The EU has set targets for generating 20% of its total energy from renewables sources. Miscanthus has been developed specifically for energy production, producing large amounts of biomass efficiently: and is widely acknowledged as an ideal energy crop and is supported by Natural England in the form of an Establishment Grant. This support represents a significant opportunity for UK farming.
Energy crops can be used for a range of energy markets, for dedicated biomass power stations or co-firing at existing coal power stations. On a smaller scale the crop can be burnt directly as chip on farm to generate heat, qualifying under the Renewable Heat Initiative or densified into energy crop pellets for use in dedicated boilers at home or in business. Within the UK, it is estimated that over 125,000 Ha of production is required for Dedicated Power Projects, with further areas needed to satisfy the co-firing and heating markets. This can all be grown on non food producing land.
The Renewable Heat Incentive (RHI) from the Department of Climate Change (DECC) aims to revolutionise the way we think about generating heat in commercial buildings and, eventually, our homes (Green Deal..Govt announcement due Autumn 2012).
The RHI for those businesses that install new Biomass Boilers with approved installers, is guaranteed for 20 years and is index linked.
For example, an approved 60Kw Biomass boiler installed to provide heating and hot water for a small office block would only require 3 hectares of locally grown Miscanthus as its sole fuel, or less if supplementing local wood supply, that would deliver significant savings over conventional fossil fuel based sources , and provide approximately £6,000 p.a. of RHI payment, related to actual use, which is metered.
SEIL have researched biomass installers and manufacturers and have gained huge experience from trading in other EU countries. We know the good guys and the ones to sidestep, and will be pleased to help. Just give us a call, using the call back or online enquiry form.
Another major UK market, currently, is for co-firing Miscanthus in existing coal fired power stations to generate renewable electricity. All sixteen major UK power plants are now co-firing a proportion of biomass, creating an annual requirement of over 3 million tonnes, and SEIL has secured substantial indirect co-firing contracts with companies such as Drax Power Ltd (who own and operate the largest and cleanest power station in the UK). Drax supplies around 7% of the UK's entire electricity and is mindful of the fact that co-firing is one of the largest sources of renewable energy generation in the UK – a fact which is often over looked. Drax recognises the clear benefits of using an energy crops like Miscanthus and developing local supply chains and in doing so requires large volumes of Miscanthus to meet their targets of 12.5% of output from renewable biomass sources.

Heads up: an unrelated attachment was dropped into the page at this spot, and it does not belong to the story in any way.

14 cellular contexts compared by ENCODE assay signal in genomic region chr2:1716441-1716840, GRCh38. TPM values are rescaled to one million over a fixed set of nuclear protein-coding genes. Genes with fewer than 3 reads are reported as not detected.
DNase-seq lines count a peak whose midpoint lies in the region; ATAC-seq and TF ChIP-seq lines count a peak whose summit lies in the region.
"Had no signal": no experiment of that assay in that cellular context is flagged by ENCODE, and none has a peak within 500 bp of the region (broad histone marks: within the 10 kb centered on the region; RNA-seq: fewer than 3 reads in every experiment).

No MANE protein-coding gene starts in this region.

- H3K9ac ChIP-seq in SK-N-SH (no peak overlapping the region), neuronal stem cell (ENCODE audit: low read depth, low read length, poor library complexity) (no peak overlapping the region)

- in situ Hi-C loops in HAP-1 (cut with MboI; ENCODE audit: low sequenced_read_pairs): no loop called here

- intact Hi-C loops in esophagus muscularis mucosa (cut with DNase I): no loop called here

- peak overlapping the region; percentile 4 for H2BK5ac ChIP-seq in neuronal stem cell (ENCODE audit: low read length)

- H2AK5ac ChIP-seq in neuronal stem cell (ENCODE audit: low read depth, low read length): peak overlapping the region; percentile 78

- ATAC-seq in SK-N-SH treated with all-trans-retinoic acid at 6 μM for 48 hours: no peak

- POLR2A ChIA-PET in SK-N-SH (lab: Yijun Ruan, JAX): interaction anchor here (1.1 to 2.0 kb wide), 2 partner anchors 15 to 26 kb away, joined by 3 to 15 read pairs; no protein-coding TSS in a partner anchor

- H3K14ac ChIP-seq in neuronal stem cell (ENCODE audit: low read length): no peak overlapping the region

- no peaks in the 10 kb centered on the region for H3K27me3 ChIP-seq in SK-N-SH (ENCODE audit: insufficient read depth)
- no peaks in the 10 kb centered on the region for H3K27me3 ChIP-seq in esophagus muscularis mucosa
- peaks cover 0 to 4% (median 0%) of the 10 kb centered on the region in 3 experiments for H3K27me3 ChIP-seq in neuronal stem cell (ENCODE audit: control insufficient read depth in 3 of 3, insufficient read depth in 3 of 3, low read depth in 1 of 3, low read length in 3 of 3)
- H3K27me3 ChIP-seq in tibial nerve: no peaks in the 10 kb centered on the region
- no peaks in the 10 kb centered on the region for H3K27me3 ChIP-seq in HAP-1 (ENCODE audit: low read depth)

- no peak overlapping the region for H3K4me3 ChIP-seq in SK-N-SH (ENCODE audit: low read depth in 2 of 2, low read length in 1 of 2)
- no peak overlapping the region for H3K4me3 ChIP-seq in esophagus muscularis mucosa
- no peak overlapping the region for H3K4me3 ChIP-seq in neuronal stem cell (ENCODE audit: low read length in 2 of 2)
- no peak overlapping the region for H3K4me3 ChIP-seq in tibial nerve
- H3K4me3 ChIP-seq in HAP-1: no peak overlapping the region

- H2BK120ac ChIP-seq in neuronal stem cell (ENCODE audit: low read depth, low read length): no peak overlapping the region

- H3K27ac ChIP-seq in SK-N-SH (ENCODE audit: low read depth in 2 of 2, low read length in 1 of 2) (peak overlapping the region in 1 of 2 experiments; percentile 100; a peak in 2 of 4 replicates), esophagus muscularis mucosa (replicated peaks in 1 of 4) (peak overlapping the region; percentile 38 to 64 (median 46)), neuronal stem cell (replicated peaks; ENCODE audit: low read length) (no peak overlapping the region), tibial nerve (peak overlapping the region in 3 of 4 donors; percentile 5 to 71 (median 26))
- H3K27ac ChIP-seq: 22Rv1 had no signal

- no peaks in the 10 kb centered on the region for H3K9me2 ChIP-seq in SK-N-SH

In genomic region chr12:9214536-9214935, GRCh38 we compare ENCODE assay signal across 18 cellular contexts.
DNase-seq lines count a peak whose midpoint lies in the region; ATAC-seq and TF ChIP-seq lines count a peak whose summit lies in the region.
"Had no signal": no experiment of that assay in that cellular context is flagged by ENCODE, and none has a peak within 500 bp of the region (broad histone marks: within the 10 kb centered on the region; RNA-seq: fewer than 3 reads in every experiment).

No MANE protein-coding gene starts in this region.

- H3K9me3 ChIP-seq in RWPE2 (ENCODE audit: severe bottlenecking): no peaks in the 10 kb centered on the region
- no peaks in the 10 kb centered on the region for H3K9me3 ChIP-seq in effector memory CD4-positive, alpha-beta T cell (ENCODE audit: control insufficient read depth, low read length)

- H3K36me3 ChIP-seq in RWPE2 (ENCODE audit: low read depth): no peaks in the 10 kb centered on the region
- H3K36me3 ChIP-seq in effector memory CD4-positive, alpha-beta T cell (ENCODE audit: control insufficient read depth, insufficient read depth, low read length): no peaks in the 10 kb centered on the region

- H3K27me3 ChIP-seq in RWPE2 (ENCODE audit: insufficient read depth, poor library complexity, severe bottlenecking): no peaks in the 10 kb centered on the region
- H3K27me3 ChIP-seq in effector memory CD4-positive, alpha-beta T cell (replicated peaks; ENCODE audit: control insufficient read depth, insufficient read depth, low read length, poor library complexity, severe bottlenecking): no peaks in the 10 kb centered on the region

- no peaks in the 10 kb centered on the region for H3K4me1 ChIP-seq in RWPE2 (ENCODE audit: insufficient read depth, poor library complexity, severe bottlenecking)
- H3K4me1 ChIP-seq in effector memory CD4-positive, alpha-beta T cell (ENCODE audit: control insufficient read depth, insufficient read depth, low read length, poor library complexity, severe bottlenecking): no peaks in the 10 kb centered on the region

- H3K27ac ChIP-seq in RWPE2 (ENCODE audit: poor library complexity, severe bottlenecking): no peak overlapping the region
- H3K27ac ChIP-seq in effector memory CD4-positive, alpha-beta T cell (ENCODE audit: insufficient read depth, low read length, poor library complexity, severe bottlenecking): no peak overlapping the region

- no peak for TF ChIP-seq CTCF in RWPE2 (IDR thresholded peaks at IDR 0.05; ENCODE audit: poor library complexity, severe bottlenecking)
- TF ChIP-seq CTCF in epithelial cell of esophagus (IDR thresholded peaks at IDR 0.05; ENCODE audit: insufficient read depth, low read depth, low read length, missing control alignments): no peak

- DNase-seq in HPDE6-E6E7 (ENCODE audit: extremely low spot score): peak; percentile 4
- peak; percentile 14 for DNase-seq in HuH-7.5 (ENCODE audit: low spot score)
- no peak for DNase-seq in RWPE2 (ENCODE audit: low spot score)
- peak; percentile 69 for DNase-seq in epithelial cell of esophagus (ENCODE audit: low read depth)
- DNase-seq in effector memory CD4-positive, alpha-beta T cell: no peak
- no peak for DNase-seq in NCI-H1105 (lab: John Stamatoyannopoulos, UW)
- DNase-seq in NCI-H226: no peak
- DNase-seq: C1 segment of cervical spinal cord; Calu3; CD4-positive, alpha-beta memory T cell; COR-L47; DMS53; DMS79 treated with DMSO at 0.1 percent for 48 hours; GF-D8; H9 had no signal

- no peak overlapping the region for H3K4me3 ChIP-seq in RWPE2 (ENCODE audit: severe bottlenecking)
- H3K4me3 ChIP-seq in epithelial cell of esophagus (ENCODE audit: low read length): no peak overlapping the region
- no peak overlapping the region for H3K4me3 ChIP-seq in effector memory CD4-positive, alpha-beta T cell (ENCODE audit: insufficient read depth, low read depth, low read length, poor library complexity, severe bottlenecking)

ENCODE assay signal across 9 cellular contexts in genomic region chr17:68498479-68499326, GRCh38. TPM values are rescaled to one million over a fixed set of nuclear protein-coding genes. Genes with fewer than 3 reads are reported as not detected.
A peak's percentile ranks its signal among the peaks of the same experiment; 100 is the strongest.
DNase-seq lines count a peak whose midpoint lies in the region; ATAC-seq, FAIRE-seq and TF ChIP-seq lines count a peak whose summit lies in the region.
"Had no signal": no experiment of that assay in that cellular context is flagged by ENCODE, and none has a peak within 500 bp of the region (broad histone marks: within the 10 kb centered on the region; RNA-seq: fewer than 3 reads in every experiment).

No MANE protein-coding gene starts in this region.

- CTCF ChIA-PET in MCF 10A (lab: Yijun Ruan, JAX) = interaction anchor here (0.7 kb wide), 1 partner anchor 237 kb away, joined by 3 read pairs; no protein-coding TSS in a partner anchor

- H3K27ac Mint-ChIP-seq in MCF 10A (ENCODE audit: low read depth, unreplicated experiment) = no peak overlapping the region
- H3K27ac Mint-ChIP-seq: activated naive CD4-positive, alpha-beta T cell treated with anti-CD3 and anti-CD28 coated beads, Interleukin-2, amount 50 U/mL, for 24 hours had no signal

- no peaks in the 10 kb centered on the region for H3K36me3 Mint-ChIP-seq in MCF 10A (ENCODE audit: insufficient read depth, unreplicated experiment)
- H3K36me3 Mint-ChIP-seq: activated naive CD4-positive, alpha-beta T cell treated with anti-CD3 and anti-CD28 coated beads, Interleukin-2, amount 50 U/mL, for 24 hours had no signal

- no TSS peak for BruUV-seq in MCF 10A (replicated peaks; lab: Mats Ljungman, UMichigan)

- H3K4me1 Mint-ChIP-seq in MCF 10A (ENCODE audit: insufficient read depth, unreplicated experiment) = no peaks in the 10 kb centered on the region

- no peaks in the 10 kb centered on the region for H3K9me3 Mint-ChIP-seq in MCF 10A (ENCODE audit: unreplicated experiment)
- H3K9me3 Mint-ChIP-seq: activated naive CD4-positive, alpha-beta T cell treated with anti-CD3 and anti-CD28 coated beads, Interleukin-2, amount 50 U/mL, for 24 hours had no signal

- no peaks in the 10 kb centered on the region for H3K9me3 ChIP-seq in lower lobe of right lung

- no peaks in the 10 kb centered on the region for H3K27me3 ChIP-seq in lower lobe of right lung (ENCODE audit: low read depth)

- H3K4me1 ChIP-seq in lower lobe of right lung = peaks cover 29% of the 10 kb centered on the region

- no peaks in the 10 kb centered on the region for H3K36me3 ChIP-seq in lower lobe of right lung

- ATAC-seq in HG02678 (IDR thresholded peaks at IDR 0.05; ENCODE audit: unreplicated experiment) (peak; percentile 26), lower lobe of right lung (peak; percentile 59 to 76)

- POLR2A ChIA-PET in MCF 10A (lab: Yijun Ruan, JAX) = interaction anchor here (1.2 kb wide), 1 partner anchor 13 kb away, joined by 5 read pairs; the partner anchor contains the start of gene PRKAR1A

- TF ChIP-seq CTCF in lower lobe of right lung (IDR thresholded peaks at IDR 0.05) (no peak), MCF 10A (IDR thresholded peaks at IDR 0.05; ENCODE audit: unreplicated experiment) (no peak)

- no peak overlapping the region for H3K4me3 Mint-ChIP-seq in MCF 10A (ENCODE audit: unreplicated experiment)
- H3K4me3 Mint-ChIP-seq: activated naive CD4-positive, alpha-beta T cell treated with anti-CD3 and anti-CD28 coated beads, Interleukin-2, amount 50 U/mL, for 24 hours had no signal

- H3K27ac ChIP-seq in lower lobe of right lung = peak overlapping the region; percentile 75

End Use or Buy Back Contracts are available now for planting for the 2013 season onwards. These end uses are to supply dedicated biomass plants, coal power stations for co-firing, and fuel pellets for the home market. For more information on how you can benefit from these market opportunities please contact us on 0117 230 3411 or fill in our online enquiry form.
Hopefully, Green Deal will be announced shortly and this will allow compacted Miscanthus to be used in dedicated domestic biomass heating boilers and will be competitive against conventional fossil fuel alternatives. It is estimated that biomass heating sources could contribute up to 3% of the total UK energy requirement, particularly now that the UK Govt have launched the Renewable Heat Initiative. Currently, this provides support of over 8p per kWh, index linked to approved projects. See the leading paragraph above, on the Renewable Heat Incentive.
Currently most biofuels are produced from food based crops like maize, wheat and rape. However, scientific advancements mean that Miscanthus can be used in second generation biofuels using ligno-cellulosic conversion. Miscanthus produces significantly lower CO2 emissions per unit of fuel than many other crops. As it also produces higher yields per hectare of land, much less land is required, enabling more land to be used to produce food crops for consumption.